Jewish World Review Dec. 12, 2001 /27 Kislev, 5762
http://www.NewsAndOpinion.com -- OVER the past year, as I have appeared on talk shows or given speeches around the country, I have found it interesting that the shows' hosts or audience members frequently ask if I've ever heard of or know anything about a U.S. senator with an odd first name -- Zell.
To some, particularly those in the Southeastern United States, the name Zell Miller is a familiar one. After years of serving as Georgia's lieutenant governor, Miller ascended to the governorship in 1991. His eight years there were considerably successful and often dramatic. The mystery of Zell Miller is what will make him one of America's most talked about leaders.
Miller was born and bred in the mountains of North Georgia, whose people are known for their fierce sense of independence and stoical approach to life's challenges. Zell Miller, whose career started as a college professor, is a man who learned the art of politics with the mind of an inquisitive student.
Miller's unique political and personal style has garnered national attention more than a few times. In 1996, Bill Clinton asked then-Governor Miller to give his renomination speech at the Democratic National Convention. Clinton was re-elected that year, partially by pushing on a national scale a popular Miller creation: Georgia's HOPE Scholarship for college-bound high school graduates. He seemed to be a Democrat's Democrat.
By 1998, Miller appeared to be headed back to North Georgia for an ideal professional combination of teaching and serving on major national corporate boards.
Then came a shocking tragedy. Beloved Republican Sen. Paul Coverdell of Georgia died unexpectedly. That's when Miller's successor as governor, the brilliant political strategist and popular Gov. Roy Barnes -- who is viewed as being far more affable and outgoing than Miller -- acted swiftly to fill the post with the best-known Democrat in Georgia, Miller. Next, Miller ran in a special election against another Georgia icon, that state's first GOP senator, Mack Mattingly. But the race was hastily called, and Mattingly knew that he would be running mainly to keep the Republican faithful in tow so that George W. Bush could win the state's significant electoral vote for president.
Miller was re-elected to a full term, and that's when the lifelong Democrat started to allow his independent nature come to the fore. It started with Miller's early support of Bush's education plan. That move was quickly followed with Miller's early endorsement of John Ashcroft to be U.S. attorney general. Soon thereafter, Miller was supporting the president's efforts to pass a tax cut. And while Miller's polling numbers soared with each of these stands, some Democrats began to grouse.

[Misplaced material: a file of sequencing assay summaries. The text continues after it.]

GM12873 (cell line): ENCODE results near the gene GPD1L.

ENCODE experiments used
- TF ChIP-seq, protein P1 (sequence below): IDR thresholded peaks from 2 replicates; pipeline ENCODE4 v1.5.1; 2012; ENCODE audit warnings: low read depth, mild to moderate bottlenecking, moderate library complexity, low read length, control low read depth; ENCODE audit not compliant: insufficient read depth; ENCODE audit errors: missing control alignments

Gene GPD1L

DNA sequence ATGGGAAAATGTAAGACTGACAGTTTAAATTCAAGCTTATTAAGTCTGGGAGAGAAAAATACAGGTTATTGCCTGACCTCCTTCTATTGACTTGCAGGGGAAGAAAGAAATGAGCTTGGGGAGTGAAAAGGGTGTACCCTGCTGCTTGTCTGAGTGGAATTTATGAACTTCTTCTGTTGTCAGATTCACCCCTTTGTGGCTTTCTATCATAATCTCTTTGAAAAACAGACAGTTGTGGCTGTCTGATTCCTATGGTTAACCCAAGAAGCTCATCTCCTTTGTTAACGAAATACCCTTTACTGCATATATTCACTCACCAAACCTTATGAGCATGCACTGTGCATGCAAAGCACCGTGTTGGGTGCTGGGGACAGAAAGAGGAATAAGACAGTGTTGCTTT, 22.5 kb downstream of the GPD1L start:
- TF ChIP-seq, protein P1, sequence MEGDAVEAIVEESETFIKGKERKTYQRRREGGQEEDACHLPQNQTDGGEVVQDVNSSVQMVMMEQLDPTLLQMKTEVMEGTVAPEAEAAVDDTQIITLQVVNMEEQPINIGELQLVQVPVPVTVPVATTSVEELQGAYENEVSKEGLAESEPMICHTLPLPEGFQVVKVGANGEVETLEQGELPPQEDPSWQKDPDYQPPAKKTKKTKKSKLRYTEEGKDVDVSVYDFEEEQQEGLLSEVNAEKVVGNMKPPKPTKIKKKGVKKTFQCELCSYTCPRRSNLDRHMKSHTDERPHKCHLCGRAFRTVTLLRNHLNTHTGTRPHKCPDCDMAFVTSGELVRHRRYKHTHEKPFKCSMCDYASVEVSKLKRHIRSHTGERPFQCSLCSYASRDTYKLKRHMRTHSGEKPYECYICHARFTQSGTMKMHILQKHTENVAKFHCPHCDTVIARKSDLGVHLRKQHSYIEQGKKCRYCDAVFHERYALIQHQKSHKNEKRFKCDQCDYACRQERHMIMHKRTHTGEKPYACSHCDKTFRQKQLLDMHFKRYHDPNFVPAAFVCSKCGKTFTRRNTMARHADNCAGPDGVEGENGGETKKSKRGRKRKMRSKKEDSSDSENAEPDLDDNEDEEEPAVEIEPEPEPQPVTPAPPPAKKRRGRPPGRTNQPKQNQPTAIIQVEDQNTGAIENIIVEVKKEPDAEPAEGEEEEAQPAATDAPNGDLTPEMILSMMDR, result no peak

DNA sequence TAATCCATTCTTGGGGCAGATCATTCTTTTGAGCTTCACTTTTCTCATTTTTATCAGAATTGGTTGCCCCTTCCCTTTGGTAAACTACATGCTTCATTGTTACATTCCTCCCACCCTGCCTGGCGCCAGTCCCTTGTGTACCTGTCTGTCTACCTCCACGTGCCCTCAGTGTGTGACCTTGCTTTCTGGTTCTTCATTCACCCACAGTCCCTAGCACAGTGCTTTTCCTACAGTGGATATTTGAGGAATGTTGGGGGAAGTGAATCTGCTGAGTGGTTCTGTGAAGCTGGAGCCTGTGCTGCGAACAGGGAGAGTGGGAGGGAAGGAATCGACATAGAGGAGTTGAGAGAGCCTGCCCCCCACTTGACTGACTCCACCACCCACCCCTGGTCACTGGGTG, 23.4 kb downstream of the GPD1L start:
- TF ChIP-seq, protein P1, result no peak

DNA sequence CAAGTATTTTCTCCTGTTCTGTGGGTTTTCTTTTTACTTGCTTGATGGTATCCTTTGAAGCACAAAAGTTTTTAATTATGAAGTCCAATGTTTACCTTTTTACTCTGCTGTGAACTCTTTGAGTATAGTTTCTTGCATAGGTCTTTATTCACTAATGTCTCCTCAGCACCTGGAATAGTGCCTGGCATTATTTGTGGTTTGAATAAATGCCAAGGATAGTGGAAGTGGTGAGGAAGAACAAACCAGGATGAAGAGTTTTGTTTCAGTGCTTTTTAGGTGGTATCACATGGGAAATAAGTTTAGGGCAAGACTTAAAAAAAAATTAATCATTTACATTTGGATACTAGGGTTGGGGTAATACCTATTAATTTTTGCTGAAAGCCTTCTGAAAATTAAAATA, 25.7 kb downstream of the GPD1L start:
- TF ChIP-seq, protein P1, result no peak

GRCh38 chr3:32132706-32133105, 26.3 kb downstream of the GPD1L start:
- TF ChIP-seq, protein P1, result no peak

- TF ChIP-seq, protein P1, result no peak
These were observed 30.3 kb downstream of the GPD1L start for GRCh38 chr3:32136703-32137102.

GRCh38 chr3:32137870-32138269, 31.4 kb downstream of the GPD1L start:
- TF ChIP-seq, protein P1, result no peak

But true to form, just when Republicans thought they could place a huge elephant pin on Sen. Miller's lapel, the cagey veteran moved in the other direction. He declared his intention to address the issue of poverty and illiteracy in certain rural areas of the South, especially those with heavy African-American populations. That's hardly a Republican-type issue.
While many Democrat stalwarts breathed a sigh of relief, others, such as Miller and Clinton's former strategist James Carville, remained shocked at Miller's willingness to be bipartisan in a town where such an approach is rarely seen.
That brings us to Zell Miller's most recent actions. Miller, a former Marine, wrote last week a passionate and extremely articulate op-ed piece for The Atlanta Journal-Constitution. In the piece, Miller expressed strong support for President Bush's intention to establish military tribunals for some prisoners captured in the war on terrorism. Miller's logic was clear: If the current military code of conduct provides for a military tribunal for our own servicemen and women who violate rules, why not the same treatment for those who are captured as enemies of our nation?
Miller's column was cited by a congressional committee chairman late last week prior to a statement by Attorney General John Ashcroft defending the policy.
The irony of all this is that Georgia, the state that produced Jimmy Carter out of nowhere, may well be quietly incubating another future president in its current governor, Roy Barnes. Many national political observers see Barnes as the rising Southern Democrat for the future.
But in the meantime, they will come to know the name Zell Miller. It will increasingly become a household name. And the man who spent his entire life as a Democrat will become a nationally prominent senator for, ironically, serving as a rare symbol of the character trait he learned in his beloved mountains --